It seemed as though the Widow Whelan had taken his advice, judging from the piece of paper Mr. Emerson was holding in his hand.
He gestured for Clay to sit down, indicating a plump leather chair, covered in golden buttons and hard-edged seams. It looked supremely uncomfortable, and Clay said politely that he preferred to stand.
Mr. Emerson nodded, as though this was the usual course of things. Wearily, he eased himself down into a much more comfortable looking chair than the one he had offered Clay.
“Can I get you a drink, Mr. Whelan?” Emerson asked. Clay shook his head. Emerson nodded as though this was also the usual way of things and poured himself a glass of scotch.
The strong jawed, salt and pepper haired man was gone now, replaced by a drooping, wrinkled wraith. “I’m so sorry for your loss, Mr. Whelan,” Mr. Emerson was saying now, although his voice sounded tired.
“If there’s anything I can do to help you in these troubled times...” He trailed off, turning the statement into a question.
Clay didn’t hear him for a moment. He was looking around the room. It looked much the same as the last time he’d seen it, although his mother had been sitting in a different chair than the one he had been offered.
Emerson’s law degree held a position of prominence, of course, but there was no shortage of other decorations. Emerson shaking hands with the mayor.
Emerson posing with the point guard of the local high school basketball team.
Emerson holding an oversized pair of scissors, used to cut the ribbon at the dedication of the Eric Emerson Oncology wing of the children’s hospital over in Brighthook.
Emerson cleared his throat. “Mr. Whelan?” he asked, and Clay snapped back to himself. When Clay was looking at him again, Emerson repeated himself.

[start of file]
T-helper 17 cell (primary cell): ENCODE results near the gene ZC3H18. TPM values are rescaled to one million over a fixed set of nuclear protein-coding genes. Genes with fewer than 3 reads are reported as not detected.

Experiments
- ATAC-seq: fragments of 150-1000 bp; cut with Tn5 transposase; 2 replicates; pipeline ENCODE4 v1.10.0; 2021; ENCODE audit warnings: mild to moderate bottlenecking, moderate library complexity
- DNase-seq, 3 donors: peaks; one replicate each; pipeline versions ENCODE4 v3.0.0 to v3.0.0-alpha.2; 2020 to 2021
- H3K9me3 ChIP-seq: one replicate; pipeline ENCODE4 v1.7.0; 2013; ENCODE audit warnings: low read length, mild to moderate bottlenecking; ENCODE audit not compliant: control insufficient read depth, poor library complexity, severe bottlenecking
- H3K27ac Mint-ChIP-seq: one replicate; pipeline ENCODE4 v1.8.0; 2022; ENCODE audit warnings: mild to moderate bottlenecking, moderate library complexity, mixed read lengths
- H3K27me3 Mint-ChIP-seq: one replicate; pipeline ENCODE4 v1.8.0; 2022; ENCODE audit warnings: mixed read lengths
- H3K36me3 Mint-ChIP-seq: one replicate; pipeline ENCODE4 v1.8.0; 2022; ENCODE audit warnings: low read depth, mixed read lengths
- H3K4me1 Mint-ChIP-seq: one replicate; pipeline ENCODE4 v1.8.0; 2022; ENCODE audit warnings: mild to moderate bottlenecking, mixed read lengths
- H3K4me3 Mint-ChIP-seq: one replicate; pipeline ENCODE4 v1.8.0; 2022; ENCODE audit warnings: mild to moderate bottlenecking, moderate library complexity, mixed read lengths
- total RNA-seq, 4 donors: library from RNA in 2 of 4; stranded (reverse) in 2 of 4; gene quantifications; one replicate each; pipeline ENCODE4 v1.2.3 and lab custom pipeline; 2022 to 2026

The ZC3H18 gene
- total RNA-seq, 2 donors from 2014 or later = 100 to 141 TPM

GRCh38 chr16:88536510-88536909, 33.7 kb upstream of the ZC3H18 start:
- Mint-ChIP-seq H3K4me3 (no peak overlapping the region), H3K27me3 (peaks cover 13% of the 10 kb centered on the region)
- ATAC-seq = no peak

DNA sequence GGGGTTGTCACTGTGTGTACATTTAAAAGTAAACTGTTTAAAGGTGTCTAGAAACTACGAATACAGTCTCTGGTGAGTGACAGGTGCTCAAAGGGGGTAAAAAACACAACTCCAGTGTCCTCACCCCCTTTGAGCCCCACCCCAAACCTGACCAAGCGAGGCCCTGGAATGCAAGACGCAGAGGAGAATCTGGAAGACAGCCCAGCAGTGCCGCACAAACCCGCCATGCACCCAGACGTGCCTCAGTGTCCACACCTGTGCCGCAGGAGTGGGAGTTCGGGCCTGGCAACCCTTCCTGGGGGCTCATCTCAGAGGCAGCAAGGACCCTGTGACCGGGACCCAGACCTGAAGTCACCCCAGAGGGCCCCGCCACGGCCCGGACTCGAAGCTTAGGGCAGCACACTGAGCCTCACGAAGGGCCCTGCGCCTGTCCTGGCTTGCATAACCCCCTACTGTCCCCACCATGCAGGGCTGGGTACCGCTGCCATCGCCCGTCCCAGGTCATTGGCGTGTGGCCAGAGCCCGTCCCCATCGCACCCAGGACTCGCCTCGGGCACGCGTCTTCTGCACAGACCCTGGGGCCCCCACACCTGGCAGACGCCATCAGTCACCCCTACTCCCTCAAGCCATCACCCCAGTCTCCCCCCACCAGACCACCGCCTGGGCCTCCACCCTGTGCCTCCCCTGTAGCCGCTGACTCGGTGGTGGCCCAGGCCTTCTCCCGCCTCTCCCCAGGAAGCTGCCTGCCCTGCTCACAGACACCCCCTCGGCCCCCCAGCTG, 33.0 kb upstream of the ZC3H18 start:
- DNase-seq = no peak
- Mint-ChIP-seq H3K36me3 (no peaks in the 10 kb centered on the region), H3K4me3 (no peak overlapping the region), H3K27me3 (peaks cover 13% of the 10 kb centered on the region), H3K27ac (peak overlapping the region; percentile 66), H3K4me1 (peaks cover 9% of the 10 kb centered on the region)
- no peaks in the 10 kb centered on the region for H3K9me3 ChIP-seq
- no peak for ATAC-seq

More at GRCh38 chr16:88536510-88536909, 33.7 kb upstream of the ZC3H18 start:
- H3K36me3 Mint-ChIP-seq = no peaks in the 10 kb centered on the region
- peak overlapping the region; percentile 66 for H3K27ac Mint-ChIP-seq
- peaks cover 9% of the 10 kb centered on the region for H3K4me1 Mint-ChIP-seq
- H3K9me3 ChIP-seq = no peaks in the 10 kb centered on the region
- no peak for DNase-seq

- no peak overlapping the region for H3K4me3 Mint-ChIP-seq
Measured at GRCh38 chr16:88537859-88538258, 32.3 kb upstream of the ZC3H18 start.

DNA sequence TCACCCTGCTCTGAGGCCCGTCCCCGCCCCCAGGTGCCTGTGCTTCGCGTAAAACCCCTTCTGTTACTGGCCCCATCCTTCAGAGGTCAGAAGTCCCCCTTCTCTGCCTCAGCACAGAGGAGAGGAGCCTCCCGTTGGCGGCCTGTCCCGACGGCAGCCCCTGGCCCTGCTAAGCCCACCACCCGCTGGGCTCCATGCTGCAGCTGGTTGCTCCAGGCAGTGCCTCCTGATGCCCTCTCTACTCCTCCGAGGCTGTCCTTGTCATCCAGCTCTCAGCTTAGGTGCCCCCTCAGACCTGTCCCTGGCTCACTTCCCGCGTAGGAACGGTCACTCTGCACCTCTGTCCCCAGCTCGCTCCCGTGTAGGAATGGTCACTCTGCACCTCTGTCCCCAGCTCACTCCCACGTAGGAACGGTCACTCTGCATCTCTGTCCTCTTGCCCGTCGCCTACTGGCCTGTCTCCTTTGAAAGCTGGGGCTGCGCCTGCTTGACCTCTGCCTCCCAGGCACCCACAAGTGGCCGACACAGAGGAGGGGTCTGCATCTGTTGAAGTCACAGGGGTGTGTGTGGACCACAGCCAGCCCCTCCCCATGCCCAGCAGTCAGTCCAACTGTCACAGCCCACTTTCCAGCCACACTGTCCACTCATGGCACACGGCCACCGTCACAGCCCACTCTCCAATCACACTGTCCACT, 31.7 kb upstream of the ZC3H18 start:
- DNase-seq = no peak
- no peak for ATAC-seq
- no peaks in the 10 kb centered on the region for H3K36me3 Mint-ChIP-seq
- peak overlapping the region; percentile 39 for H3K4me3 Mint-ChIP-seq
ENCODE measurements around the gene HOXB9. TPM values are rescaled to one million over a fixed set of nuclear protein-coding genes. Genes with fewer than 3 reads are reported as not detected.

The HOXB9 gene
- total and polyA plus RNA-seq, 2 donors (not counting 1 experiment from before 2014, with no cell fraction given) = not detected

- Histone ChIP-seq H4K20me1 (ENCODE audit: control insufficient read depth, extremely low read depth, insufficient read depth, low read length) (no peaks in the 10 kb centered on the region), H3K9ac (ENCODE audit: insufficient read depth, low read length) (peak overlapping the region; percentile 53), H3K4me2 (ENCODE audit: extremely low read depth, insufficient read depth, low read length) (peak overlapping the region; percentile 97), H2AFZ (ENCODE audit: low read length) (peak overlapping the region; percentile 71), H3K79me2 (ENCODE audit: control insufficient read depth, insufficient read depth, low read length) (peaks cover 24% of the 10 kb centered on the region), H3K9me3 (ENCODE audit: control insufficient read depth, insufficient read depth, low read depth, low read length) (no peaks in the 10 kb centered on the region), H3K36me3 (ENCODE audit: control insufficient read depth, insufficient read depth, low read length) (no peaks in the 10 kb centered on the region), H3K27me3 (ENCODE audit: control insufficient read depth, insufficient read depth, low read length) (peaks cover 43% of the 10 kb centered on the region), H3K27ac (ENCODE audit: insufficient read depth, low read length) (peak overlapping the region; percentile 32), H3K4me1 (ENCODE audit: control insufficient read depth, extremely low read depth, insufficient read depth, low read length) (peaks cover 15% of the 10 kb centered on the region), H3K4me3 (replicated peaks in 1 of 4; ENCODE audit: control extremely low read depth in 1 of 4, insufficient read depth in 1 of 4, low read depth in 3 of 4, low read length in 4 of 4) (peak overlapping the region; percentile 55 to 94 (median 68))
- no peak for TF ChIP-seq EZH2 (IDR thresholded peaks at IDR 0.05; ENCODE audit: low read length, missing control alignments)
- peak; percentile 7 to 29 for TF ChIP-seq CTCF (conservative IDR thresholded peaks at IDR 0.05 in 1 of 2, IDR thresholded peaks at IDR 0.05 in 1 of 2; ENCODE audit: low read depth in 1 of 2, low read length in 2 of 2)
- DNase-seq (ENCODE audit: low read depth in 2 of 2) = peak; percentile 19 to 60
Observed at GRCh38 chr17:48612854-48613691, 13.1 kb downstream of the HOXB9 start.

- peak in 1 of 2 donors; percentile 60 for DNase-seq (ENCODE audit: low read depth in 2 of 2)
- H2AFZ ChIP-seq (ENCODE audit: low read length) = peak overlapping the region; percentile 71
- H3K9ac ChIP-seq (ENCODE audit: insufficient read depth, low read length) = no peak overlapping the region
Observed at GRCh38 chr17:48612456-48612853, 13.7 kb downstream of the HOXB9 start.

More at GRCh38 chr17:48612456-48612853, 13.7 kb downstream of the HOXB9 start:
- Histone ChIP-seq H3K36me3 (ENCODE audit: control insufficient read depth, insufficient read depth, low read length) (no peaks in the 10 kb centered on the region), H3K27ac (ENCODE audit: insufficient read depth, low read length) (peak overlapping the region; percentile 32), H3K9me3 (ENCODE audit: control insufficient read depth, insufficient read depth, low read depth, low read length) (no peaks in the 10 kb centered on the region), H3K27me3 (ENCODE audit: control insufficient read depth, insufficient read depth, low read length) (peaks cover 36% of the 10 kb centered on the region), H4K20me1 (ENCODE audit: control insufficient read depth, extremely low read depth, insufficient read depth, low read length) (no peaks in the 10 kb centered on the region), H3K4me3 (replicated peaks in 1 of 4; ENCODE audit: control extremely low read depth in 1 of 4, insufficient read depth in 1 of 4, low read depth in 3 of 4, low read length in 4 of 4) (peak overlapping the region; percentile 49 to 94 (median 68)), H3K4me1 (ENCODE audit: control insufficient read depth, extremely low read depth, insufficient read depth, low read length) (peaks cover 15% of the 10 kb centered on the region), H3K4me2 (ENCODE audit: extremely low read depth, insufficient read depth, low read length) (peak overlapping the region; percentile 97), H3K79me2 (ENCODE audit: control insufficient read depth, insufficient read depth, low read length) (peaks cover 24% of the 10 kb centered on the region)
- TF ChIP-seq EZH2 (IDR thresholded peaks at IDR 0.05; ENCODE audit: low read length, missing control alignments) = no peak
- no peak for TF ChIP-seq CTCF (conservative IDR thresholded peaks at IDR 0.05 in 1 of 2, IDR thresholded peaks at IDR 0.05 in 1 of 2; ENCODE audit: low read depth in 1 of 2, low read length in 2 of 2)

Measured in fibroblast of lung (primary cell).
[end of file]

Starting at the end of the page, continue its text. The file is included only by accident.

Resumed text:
“Not right now, Mr. Emerson, although I do appreciate the offer,” Clay said. “Right now, I thought that I would just head down to the old place and see what it looked like.”
“I see. Would you like me to book you a room in town for the evening then?”
Clay paused for a moment. What an odd question, he thought. “No, that’s quite all right. I thought that I would stay in the house for a couple of days.”
Emerson was a man who did not show his emotions that often, unless it could help sway a jury.
(He’d once bragged that a single tear, shed by himself at the correct time, had spared a man from the death penalty.)
And as such, he was very nearly able to disguise the shock that went through him at the words. “Surely you’d be more comfortable in a hotel than wallowing in all those old memories,” he said.
“I think that after the loss of my mother, a little wallowing in old memories is actually expected of me.”
Emerson blushed a little at this.
“Of course, Mr. Whelan. I meant no offense. I just meant that I seem to remember some particularly... painful incidents that happened up there many years ago. Myself, I see no point in revisiting them.”
“I appreciate your concern, Mr. Emerson, but I would like to explore the house and see if I can remember anything about those painful incidents, myself.”
“Of course. And it’s none of my business, of course. Well, Mr. Whelan, I really should be getting back to work.”
With that, he reached into a drawer and extracted a set of keys that Clay recognized, with a sudden lurch in his chest, as those belonging to his mother.
Even though he thought that he’d come to terms with it, even though he had spent an entire evening locked in his apartment staring at the wall with his eyes slowly leaking…
The sight of her keys in Emerson’s hands drove the point home in a way that nothing else quite could.
He reached out for them, almost afraid to touch the keys for a moment, as if by accepting them he was fully acknowledging the fact of her death, and then he snatched them up with a quick movement and held them tightly.
He wasn’t aware of how tightly he’d gripped them until he’d gotten into the car and seen the marks they’d left in his palms.
“Forgive me, Mr. Whelan. I forget my place sometimes. At my age, I’m lucky if that’s all I forget.” Emerson waved a hand dismissively.
“All the same, I did my best. You can’t come back to me later, saying I didn’t warn you. Good day, Mr. Whelan.”
Clay knew a brush off when he saw one. “Good day, Mr. Emerson.”
Well, he thought as he stood to leave. ~That was certainly an odd conversation. Have to see if I can work it into my article later. I’ll have to get permission to quote him, though. Maybe on the way out of town.~
He had his hand on the door when he heard Eric’s voice behind him. “Oh, and Clay?”
He stopped. Even as a young boy, he’d always been Mr. Whelan to Emerson. And to Clay, he’d always been Mr. Emerson. If this wasn’t the first time he’d been called by his first name by this man, it wasn’t far off.
“Yes, Mr. Emerson?”
Emerson smiled. “Have you given any thought to making out a will, by chance?”